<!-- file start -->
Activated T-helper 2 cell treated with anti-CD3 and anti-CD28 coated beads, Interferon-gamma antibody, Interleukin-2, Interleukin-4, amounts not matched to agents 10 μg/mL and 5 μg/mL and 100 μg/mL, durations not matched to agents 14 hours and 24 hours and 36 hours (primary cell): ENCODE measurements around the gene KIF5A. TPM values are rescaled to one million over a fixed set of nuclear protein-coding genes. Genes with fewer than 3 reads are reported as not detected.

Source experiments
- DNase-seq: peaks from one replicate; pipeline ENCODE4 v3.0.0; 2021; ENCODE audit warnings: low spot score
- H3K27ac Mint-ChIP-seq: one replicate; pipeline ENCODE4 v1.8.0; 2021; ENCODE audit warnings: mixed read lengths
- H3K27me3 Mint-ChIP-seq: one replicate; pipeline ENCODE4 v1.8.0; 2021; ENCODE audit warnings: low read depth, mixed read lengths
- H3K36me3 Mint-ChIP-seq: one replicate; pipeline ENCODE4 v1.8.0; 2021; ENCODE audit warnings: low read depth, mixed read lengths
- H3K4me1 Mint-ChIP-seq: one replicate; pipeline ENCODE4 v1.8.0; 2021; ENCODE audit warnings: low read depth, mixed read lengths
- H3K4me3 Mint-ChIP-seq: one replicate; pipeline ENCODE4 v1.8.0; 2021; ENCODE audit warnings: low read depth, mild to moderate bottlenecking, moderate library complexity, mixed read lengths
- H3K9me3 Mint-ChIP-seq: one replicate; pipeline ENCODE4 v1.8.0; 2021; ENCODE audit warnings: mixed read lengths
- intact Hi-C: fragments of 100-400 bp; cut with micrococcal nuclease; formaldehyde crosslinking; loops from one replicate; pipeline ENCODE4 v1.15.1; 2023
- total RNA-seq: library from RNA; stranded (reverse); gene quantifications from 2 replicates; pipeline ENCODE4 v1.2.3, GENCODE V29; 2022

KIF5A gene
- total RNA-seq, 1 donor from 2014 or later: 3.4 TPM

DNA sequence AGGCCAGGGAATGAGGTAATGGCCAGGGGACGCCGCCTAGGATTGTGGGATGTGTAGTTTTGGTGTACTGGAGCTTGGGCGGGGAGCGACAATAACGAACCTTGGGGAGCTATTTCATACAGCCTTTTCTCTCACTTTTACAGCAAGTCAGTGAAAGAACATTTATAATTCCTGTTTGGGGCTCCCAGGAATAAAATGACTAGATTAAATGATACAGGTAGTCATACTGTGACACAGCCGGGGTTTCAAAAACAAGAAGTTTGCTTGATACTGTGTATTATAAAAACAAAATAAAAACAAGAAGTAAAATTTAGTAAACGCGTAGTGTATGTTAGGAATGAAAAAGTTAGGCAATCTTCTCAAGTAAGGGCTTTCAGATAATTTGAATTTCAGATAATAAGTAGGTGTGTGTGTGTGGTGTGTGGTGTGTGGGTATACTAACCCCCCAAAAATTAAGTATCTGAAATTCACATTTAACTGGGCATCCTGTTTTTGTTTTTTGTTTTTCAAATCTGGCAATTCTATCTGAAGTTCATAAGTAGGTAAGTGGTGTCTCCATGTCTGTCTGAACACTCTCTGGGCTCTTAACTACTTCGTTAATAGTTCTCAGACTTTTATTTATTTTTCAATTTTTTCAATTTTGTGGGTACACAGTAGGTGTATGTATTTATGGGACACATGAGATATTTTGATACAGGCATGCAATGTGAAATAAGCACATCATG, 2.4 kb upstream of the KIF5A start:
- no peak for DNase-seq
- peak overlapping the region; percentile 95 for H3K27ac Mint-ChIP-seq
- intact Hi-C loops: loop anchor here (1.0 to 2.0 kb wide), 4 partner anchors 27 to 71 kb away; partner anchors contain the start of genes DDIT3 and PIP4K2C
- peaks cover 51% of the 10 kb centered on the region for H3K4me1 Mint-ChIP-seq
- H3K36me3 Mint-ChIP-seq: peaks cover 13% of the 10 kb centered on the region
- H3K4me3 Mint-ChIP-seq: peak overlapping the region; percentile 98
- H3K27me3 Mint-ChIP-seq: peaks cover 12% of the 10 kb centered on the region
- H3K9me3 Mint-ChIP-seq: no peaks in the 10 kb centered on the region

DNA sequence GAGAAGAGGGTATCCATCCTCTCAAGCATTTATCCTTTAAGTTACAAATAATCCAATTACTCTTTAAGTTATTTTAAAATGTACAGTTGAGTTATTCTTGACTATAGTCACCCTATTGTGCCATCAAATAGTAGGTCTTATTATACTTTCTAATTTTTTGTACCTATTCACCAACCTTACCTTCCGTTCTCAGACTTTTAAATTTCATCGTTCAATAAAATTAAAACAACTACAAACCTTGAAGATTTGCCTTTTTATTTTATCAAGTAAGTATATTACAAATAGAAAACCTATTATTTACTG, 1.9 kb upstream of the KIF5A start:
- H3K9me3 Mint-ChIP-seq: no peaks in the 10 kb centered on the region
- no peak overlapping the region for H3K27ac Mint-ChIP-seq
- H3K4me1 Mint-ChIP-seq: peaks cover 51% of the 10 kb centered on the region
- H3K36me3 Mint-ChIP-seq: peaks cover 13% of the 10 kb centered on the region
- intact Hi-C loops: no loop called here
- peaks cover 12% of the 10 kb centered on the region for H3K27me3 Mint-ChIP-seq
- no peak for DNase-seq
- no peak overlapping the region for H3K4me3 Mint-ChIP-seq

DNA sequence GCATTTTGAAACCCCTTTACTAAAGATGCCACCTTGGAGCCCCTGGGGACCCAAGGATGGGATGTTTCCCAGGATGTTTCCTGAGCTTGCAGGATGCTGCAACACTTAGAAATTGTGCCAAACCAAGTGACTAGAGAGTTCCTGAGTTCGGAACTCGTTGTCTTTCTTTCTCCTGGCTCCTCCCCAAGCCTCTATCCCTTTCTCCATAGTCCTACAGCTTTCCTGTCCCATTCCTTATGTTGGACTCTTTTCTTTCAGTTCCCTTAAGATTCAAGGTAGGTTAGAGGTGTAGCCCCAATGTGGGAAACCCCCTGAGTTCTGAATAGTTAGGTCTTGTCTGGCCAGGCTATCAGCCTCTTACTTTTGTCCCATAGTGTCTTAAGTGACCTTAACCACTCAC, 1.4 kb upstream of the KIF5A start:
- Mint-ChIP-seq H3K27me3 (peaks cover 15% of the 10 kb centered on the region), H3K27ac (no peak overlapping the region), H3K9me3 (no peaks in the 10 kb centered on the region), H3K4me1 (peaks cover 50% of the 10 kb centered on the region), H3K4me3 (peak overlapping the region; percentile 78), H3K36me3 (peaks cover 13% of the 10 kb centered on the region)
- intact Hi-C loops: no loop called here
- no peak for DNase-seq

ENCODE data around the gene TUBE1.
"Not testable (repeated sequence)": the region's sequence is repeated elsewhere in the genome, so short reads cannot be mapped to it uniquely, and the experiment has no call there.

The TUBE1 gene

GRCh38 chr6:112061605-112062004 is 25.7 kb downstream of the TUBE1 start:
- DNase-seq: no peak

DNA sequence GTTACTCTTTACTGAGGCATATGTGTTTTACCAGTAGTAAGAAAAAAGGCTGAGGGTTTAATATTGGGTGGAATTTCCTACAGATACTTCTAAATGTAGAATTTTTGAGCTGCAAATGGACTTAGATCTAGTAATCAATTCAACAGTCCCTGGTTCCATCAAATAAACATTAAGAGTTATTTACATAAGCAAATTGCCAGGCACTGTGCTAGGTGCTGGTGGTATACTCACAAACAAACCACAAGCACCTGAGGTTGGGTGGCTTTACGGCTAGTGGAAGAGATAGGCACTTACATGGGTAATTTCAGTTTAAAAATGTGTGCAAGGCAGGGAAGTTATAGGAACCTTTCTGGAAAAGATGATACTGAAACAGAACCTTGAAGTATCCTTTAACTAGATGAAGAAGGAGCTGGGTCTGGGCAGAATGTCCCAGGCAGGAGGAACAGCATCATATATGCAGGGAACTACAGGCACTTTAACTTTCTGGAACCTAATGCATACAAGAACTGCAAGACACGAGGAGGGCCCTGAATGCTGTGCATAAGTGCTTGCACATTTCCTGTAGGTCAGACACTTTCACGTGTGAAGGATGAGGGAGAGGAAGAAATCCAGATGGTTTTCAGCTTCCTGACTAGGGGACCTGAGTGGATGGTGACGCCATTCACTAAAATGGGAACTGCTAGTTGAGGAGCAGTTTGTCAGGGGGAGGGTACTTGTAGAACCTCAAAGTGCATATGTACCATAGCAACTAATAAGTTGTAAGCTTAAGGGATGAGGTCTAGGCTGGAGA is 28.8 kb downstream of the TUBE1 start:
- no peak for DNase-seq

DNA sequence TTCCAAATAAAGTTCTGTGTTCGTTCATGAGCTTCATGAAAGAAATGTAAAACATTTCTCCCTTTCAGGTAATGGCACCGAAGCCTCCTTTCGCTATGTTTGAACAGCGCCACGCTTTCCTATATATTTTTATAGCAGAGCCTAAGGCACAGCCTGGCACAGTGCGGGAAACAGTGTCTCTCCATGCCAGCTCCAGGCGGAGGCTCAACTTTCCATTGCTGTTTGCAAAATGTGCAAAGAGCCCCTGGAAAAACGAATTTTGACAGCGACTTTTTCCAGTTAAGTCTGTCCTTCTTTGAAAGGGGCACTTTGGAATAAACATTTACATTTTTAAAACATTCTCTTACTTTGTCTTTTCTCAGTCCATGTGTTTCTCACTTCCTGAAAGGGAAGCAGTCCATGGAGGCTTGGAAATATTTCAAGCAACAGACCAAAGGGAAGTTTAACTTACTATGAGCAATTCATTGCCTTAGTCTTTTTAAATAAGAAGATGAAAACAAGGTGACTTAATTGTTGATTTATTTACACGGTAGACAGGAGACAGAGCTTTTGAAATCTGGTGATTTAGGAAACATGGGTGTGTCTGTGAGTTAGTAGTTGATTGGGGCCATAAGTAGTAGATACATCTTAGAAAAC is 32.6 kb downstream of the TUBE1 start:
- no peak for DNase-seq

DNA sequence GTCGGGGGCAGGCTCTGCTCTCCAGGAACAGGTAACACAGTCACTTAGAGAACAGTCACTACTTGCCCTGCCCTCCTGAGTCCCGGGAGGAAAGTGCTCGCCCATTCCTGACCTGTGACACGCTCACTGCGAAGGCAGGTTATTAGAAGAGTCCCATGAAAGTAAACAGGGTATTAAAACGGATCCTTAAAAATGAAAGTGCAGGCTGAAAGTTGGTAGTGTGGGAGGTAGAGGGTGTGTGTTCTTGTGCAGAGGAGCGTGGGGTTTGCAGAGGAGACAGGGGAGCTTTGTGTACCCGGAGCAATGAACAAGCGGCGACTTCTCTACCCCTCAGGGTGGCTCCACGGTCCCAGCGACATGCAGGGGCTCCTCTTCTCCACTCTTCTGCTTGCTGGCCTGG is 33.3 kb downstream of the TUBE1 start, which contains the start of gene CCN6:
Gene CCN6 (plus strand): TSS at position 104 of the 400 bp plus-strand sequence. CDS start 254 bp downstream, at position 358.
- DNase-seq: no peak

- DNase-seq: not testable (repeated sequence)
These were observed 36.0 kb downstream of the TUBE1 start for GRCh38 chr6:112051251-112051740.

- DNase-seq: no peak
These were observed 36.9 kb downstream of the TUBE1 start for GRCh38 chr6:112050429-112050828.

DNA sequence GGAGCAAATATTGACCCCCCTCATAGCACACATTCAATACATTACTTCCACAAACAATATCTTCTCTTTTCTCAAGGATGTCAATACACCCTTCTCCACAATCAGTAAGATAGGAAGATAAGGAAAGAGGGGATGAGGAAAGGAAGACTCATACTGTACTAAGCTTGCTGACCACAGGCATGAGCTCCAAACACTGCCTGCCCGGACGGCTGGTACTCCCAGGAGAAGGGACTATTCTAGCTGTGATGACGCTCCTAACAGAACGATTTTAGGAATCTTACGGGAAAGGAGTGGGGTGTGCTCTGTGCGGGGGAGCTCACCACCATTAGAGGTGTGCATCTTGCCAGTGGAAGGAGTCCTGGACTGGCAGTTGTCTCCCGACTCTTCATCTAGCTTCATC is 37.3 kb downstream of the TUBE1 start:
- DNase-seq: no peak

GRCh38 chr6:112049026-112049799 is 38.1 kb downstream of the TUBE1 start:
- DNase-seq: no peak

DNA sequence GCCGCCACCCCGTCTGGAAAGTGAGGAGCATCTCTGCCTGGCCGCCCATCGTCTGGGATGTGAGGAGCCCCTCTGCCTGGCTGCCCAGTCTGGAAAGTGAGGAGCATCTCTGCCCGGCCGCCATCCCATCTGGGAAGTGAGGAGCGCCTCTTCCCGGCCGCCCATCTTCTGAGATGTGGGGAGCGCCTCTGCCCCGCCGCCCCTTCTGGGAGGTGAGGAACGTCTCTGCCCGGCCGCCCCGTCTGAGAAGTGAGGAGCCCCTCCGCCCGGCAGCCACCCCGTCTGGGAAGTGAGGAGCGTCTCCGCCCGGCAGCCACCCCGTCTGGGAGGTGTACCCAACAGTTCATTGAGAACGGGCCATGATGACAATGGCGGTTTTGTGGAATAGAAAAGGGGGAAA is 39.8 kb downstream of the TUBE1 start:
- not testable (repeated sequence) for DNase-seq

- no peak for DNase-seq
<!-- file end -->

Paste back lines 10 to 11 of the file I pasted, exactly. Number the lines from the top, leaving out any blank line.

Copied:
- intact Hi-C: fragments of 100-400 bp; cut with micrococcal nuclease; formaldehyde crosslinking; loops from one replicate; pipeline ENCODE4 v1.15.1; 2023
- total RNA-seq: library from RNA; stranded (reverse); gene quantifications from 2 replicates; pipeline ENCODE4 v1.2.3, GENCODE V29; 2022